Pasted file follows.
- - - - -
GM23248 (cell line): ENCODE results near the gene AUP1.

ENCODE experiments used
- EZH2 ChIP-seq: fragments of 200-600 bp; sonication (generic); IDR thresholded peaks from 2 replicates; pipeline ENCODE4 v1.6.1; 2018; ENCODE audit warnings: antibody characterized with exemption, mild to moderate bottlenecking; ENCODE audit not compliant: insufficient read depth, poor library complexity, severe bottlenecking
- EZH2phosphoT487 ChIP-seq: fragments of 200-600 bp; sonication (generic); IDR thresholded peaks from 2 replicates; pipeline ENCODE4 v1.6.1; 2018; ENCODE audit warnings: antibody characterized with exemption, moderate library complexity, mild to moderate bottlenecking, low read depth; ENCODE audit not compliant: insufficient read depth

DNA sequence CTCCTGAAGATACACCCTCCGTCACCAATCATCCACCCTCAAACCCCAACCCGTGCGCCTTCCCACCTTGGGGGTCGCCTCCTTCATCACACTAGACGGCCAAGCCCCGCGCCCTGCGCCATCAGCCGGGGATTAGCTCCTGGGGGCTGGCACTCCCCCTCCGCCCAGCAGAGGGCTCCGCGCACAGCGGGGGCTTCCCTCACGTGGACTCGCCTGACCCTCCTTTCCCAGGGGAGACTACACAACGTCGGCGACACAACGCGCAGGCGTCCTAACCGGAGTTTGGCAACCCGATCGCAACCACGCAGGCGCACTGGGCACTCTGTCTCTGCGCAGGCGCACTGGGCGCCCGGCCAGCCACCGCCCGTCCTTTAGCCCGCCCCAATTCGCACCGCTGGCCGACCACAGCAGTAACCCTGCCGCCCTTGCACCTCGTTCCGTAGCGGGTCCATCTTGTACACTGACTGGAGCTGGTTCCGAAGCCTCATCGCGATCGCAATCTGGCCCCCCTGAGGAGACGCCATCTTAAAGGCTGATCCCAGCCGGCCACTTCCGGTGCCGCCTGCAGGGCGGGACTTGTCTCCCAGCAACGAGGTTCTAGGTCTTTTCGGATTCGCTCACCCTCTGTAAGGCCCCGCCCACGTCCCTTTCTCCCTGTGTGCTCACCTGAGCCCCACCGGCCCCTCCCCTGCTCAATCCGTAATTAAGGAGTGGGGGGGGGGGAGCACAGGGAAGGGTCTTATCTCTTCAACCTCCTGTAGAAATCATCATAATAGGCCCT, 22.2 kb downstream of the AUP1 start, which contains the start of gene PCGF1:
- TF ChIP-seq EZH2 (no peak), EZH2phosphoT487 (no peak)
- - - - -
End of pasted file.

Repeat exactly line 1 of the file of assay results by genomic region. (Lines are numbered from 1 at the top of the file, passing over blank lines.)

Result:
GM23248 (cell line): ENCODE results near the gene AUP1.